Before turning in we went to look at poor Lucy. The undertaker had certainly
done his work well, for the room was turned into a small chapelle ardente. There
was a wilderness of beautiful white flowers, and death was made as little
repulsive as might be. The end of the winding sheet was laid over the face. When
the Professor bent over and turned it gently back, we both started at the beauty
before us. The tall wax candles showing a sufficient light to note it well. All Lucy's
loveliness had come back to her in death, and the hours that had passed, instead
of leaving traces of `decay's effacing fingers', had but restored the beauty of life,
till positively I could not believe my eyes that I was looking at a corpse.
The Professor looked sternly grave. He had not loved her as I had, and there
was no need for tears in his eyes. He said to me, "Remain till I return," and left
the room. He came back with a handful of wild garlic from the box waiting in the
hall, but which had not been opened, and placed the flowers amongst the others
on and around the bed. Then he took from his neck, inside his collar, a little gold
crucifix, and placed it over the mouth. He restored the sheet to its place, and we
came away.
I was undressing in my own room, when, with a premonitory tap at the door, he
entered, and at once began to speak.
"Tomorrow I want you to bring me, before night, a set of post-mortem knives."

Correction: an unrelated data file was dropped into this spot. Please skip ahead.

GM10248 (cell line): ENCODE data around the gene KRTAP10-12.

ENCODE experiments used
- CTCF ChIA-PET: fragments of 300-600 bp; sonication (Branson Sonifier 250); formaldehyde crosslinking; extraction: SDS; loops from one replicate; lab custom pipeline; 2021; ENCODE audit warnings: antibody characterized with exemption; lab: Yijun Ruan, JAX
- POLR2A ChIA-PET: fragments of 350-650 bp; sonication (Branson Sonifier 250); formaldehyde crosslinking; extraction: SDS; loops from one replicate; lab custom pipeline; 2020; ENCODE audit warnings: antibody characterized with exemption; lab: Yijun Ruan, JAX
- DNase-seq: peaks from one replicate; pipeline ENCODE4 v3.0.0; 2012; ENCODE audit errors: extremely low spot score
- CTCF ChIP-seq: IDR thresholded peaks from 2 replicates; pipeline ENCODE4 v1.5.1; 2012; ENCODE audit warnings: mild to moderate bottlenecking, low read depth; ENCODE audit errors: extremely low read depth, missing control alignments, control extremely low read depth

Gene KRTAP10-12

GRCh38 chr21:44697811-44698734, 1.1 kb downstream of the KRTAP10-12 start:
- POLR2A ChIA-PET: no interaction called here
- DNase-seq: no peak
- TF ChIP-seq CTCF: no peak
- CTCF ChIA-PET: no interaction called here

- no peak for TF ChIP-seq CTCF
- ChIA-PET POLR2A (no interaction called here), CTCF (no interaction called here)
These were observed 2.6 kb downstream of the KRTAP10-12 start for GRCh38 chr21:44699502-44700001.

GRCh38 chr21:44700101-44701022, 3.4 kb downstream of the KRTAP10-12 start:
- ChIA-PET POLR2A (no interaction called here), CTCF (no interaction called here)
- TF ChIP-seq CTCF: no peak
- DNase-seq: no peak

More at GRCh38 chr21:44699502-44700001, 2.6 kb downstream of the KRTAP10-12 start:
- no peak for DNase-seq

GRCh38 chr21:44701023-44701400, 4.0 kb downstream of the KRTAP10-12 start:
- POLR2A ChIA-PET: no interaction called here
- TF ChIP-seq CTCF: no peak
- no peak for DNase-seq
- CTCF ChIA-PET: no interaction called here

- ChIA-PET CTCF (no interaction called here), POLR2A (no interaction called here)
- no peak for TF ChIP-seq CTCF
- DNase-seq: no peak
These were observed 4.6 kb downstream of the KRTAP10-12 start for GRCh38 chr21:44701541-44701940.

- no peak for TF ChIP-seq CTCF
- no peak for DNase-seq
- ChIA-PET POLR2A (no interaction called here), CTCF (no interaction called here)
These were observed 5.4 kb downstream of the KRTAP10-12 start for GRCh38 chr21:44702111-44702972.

"Must we make an autopsy?" I asked.
"Yes and no. I want to operate, but not what you think. Let me tell you now, but
not a word to another. I want to cut off her head and take out her heart. Ah! You
a surgeon, and so shocked! You, whom I have seen with no tremble of hand or
heart, do operations of life and death that make the rest shudder. Oh, but I must
not forget, my dear friend John, that you loved her, and I have not forgotten it for
is I that shall operate, and you must not help. I would like to do it tonight, but for
Arthur I must not. He will be free after his father's funeral tomorrow, and he will
want to see her, to see it. Then, when she is coffined ready for the next day, you
and I shall come when all sleep. We shall unscrew the coffin lid, and shall do our
operation, and then replace all, so that none know, save we alone."
"But why do it at all? The girl is dead. Why mutilate her poor body without need?
And if there is no necessity for a post-mortem and nothing to gain by it, no good
to her, to us, to science, to human knowledge, why do it? Without such it is
For answer he put his hand on my shoulder, and said, with infinite tenderness,
"Friend John, I pity your poor bleeding heart, and I love you the more because it
does so bleed. If I could, I would take on myself the burden that you do bear. But
there are things that you know not, but that you shall know, and bless me for
knowing, though they are not pleasant things. John, my child, you have been my
friend now many years, and yet did you ever know me to do any without good
cause? I may err, I am but man, but I believe in all I do. Was it not for these
causes that you send for me when the great trouble came? Yes! Were you not
amazed, nay horrified, when I would not let Arthur kiss his love, though she was
dying, and snatched him away by all my strength? Yes! And yet you saw how
she thanked me, with her so beautiful dying eyes, her voice, too, so weak, and